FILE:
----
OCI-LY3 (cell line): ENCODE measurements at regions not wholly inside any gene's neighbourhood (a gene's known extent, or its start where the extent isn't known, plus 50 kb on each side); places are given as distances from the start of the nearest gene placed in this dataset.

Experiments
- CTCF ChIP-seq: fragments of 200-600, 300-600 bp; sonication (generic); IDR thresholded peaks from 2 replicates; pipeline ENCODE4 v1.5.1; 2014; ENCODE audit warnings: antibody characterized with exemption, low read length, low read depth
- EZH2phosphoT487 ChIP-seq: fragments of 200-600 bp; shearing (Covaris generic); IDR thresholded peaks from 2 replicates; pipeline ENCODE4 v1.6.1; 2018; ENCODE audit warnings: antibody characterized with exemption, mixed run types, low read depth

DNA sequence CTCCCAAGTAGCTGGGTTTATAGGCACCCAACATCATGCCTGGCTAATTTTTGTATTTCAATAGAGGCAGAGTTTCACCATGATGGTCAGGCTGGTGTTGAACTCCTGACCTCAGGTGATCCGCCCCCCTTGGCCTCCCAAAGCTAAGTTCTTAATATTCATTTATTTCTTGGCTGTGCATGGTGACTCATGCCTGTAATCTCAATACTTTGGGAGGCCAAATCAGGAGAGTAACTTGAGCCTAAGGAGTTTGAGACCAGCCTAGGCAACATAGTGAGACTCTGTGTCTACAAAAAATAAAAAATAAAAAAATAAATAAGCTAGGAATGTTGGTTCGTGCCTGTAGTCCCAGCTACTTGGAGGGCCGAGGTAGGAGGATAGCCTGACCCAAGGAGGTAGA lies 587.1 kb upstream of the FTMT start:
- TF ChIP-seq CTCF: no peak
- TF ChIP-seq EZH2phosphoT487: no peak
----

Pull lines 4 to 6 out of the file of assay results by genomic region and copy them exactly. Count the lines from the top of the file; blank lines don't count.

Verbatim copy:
- EZH2phosphoT487 ChIP-seq: fragments of 200-600 bp; shearing (Covaris generic); IDR thresholded peaks from 2 replicates; pipeline ENCODE4 v1.6.1; 2018; ENCODE audit warnings: antibody characterized with exemption, mixed run types, low read depth

DNA sequence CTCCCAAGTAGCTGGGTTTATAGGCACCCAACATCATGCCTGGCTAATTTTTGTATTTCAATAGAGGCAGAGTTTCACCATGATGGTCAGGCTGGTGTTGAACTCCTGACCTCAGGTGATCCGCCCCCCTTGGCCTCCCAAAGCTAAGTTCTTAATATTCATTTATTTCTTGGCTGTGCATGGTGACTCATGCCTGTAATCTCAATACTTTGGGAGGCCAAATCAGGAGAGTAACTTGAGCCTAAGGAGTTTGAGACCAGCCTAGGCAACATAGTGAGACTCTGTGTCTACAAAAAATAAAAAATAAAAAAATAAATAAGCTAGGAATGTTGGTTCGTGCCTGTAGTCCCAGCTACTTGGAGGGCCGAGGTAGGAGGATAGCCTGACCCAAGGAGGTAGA lies 587.1 kb upstream of the FTMT start:
- TF ChIP-seq CTCF: no peak